Three key content takeaways from NEM Dubrovnik

NEM Dubrovnik

Alisa Joseph, SVP of strategy and business development at US-based licensing & data firm Whip Media, looks back on NEM Dubrovnik and what the conference can tell us about content, data and the growth of AVOD services.

When it comes to work trips, it doesn’t get much better than NEM Dubrovnik. For one thing, it’s hosted in a beautiful, vibrant city. Secondly, you know it’ll be a worthwhile journey from a business standpoint every time.

NEM Dubrovnik is the ultimate melting pot, bringing together attendees from every aspect of the TV industry: cable and satellite operators, pay-TV channels, free-to-air services, producers and distributors, as well as marketing, media and tech companies. The conference emphasises the Central and Eastern European markets, although attendees come from all over.

That wide umbrella makes the four-day event a must-attend for me, because I always leave with a better understanding of emerging trends in the content world. This year’s NEM was no different. Here’s what stood out to me last week in Croatia:

Neighbor-friendly content 

Content travel-ability – or how well certain shows and movies perform outside of their native markets – has been a much-discussed concept over the last few years, and rightfully so; we’ve seen shows from Eastern Europe find audiences in Latin America and vice versa. But we’re also seeing the importance of having content that travels well within regions – content, in other words, that neighboring countries can enjoy, too.

For example, at NEM, having a Romanian content buyer interested in Bulgarian programming isn’t out of the ordinary. Shows from the Baltic countries – Estonia, Latvia, Lithuania, Poland, Finland, Sweden, Denmark and Germany – also travel well within their same region.

And Ukrainian content – which I recently noted has been highly in demand following Russia’s invasion earlier this year – was highlighted in a special session. There continues to be a healthy interest in Ukrainian shows and movies, especially among the attendees from CEE.

One last thing on local content: This will be a way for smaller media companies to compete with bigger players, like HBO, as they move into Central and Eastern Europe. By leveraging their knowledge of regional content and understanding what plays well in their market will help smaller companies find hits, even if they have to take fewer swings due to budget constraints.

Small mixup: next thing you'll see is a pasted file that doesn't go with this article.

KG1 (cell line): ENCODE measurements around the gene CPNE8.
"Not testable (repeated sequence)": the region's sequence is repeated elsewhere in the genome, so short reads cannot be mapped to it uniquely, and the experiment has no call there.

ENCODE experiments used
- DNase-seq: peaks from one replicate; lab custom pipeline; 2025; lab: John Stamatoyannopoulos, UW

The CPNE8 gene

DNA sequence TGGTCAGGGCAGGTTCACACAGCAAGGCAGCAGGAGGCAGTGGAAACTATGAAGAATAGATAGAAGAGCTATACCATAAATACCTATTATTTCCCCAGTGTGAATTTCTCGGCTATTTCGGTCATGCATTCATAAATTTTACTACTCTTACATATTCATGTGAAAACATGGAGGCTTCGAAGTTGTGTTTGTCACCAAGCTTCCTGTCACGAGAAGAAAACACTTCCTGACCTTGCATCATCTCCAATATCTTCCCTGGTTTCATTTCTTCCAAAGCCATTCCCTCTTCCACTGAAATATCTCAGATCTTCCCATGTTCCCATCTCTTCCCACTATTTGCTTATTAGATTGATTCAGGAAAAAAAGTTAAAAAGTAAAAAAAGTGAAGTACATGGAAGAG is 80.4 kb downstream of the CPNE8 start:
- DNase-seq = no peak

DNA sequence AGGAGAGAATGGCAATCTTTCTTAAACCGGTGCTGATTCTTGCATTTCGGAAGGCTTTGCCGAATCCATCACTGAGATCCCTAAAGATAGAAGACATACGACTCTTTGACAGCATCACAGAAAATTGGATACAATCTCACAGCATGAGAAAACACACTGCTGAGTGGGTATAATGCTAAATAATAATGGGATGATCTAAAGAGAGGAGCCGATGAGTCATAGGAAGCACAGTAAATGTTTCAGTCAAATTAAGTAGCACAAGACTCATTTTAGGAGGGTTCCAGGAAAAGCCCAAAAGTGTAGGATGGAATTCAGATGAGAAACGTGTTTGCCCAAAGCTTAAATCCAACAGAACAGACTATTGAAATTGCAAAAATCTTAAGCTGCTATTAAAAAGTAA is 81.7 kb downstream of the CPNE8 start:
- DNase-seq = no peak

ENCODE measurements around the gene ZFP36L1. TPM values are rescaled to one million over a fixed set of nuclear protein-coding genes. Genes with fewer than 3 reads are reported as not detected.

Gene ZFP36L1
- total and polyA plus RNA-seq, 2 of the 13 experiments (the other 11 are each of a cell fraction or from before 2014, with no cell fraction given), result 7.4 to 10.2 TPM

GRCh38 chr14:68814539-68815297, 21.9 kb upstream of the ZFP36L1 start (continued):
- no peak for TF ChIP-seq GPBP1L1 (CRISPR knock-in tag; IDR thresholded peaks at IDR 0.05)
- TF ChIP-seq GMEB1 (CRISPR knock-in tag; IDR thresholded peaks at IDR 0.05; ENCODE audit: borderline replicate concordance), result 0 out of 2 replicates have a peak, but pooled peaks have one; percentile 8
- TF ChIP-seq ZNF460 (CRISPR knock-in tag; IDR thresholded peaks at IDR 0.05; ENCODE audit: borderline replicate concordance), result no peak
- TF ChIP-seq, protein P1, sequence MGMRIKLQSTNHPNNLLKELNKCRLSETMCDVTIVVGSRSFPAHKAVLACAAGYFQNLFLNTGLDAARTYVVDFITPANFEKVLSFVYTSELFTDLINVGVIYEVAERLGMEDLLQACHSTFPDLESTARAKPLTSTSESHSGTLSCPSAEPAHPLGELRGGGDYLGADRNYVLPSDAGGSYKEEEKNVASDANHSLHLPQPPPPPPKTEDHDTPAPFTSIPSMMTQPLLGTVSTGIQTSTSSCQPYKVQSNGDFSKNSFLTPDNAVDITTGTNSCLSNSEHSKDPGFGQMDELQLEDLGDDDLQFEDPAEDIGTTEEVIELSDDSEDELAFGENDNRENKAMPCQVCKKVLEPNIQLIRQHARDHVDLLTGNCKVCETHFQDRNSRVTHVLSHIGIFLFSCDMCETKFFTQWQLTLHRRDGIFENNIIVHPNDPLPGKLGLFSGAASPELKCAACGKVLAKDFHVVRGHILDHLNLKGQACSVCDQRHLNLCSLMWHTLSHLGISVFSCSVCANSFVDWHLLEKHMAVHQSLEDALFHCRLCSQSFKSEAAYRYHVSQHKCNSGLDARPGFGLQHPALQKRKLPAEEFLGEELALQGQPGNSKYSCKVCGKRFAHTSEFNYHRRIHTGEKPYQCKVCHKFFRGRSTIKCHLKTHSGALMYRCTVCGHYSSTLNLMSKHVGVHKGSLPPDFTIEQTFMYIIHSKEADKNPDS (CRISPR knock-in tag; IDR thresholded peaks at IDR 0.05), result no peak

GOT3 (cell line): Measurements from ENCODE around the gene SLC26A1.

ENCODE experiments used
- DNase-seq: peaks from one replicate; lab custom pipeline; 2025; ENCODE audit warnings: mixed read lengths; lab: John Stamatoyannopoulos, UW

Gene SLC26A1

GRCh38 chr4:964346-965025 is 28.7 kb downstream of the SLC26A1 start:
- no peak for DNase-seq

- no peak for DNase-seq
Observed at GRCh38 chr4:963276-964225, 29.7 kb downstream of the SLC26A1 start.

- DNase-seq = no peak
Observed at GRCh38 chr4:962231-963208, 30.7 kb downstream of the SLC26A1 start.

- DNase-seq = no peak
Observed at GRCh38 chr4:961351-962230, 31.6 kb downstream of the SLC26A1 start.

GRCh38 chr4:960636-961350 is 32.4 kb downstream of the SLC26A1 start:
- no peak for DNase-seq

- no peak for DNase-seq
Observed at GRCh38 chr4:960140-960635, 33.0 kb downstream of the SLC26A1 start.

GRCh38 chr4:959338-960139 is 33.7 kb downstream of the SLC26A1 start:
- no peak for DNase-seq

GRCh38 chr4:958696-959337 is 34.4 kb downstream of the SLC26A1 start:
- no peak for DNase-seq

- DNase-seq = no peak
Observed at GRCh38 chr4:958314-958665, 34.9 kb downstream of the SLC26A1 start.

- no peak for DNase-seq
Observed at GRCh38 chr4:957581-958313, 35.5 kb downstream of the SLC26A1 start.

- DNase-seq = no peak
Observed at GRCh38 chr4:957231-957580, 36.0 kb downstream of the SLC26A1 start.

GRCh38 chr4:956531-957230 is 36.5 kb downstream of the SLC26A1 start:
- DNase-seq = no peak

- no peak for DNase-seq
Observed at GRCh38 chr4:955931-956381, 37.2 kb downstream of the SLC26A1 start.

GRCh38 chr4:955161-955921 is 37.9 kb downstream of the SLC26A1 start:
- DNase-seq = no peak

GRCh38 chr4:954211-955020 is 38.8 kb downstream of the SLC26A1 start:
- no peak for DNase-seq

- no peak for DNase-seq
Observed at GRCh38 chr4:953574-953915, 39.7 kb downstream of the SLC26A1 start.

Alisa Joseph

AVOD makes in-roads in Eastern Europe 

In previous years, attending NEM felt a bit like you had traveled back in time a decade. The SVOD revolution that’s hit the States and other Western European countries was stretching further and further east, sure, but there was still a heavy focus on traditional and linear programming.

This year felt different – there was a much greater emphasis on media players moving into streaming. But there was a twist. Many of the traditional and linear CEE players, it appears, are more likely to jump directly into AVOD and skip SVOD altogether. This makes a lot of sense, considering CEE markets are familiar with ad-supported programming and FTA providers. Keep an eye out for AVOD becoming a popular distribution option in Central and Eastern Europe in the years ahead.

Data is king 

Everyone wants more data. That was clear after a few days in Dubrovnik last week. As one executive told me, data “validates” content decisions – helping offer insight on what viewers in certain markets will be most likely to watch. The days of strictly depending on the results of a few test audiences and your gut instinct are over for decision makers.

And sure, this is something Whip Media specializes in. But it wasn’t just our company, either; Jamie Otero, our VP of business development and content strategy, and I, were both featured panelists alongside executives from Brightcove and Vionlabs at NEM’s TV Tech Showcase. The panel centered on data, and I was honored to give a presentation on shifting content consumption trends in Western and Eastern Europe.

There was a clear interest in how data shines a light on content at the event, and all three of the companies featured in the showcase approach it from a different angle. Vionlabs, based in Sweden, leverages AI to track emotional responses to video content; Brightcove offers data from the streaming sources it supports; and Whip Media’s data is first-person, user-generated data stemming from more than 21 million global TV and movie fans.

And again, data offers another glimpse at how smaller players in Central and Eastern Europe can compete with newer, bigger entrants. Smaller programmers are increasingly leaning on data to point out shows and movies that will connect with viewers in their markets. Coupled with their familiarity with local content, it’s a strong one-two punch – and also a combination that gives viewers a better chance of seeing something they’ll want to watch. That’s a win-win.

Lastly, I want to quickly mention that it was nice to see the event was packed. We saw signs of this last September, as conferences were just starting to ramp up again, but last week’s NEM felt like we’re really back to normal. I loved it – and I can’t wait for the next time I head to Dubrovnik for NEM.

Alisa Joseph is a senior strategy and business development executive with 25 years of leadership in the media and entertainment industry. She has held key roles with Nielsen, Arbitron and Deluxe, and now leads client adoption of the Whip Media Exchange, a data-driven global content exchange and research platform.

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